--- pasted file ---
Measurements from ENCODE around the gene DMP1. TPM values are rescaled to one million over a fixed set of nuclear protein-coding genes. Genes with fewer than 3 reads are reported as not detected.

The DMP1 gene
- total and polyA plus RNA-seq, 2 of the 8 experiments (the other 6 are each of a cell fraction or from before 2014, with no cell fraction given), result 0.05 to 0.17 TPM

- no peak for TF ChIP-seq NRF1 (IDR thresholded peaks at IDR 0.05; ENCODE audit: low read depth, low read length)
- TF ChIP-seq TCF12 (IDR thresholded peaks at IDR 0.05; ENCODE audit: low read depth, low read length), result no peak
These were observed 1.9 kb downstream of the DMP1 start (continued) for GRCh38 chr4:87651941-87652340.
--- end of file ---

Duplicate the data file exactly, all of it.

Measurements from ENCODE around the gene DMP1. TPM values are rescaled to one million over a fixed set of nuclear protein-coding genes. Genes with fewer than 3 reads are reported as not detected.

The DMP1 gene
- total and polyA plus RNA-seq, 2 of the 8 experiments (the other 6 are each of a cell fraction or from before 2014, with no cell fraction given), result 0.05 to 0.17 TPM

- no peak for TF ChIP-seq NRF1 (IDR thresholded peaks at IDR 0.05; ENCODE audit: low read depth, low read length)
- TF ChIP-seq TCF12 (IDR thresholded peaks at IDR 0.05; ENCODE audit: low read depth, low read length), result no peak
These were observed 1.9 kb downstream of the DMP1 start (continued) for GRCh38 chr4:87651941-87652340.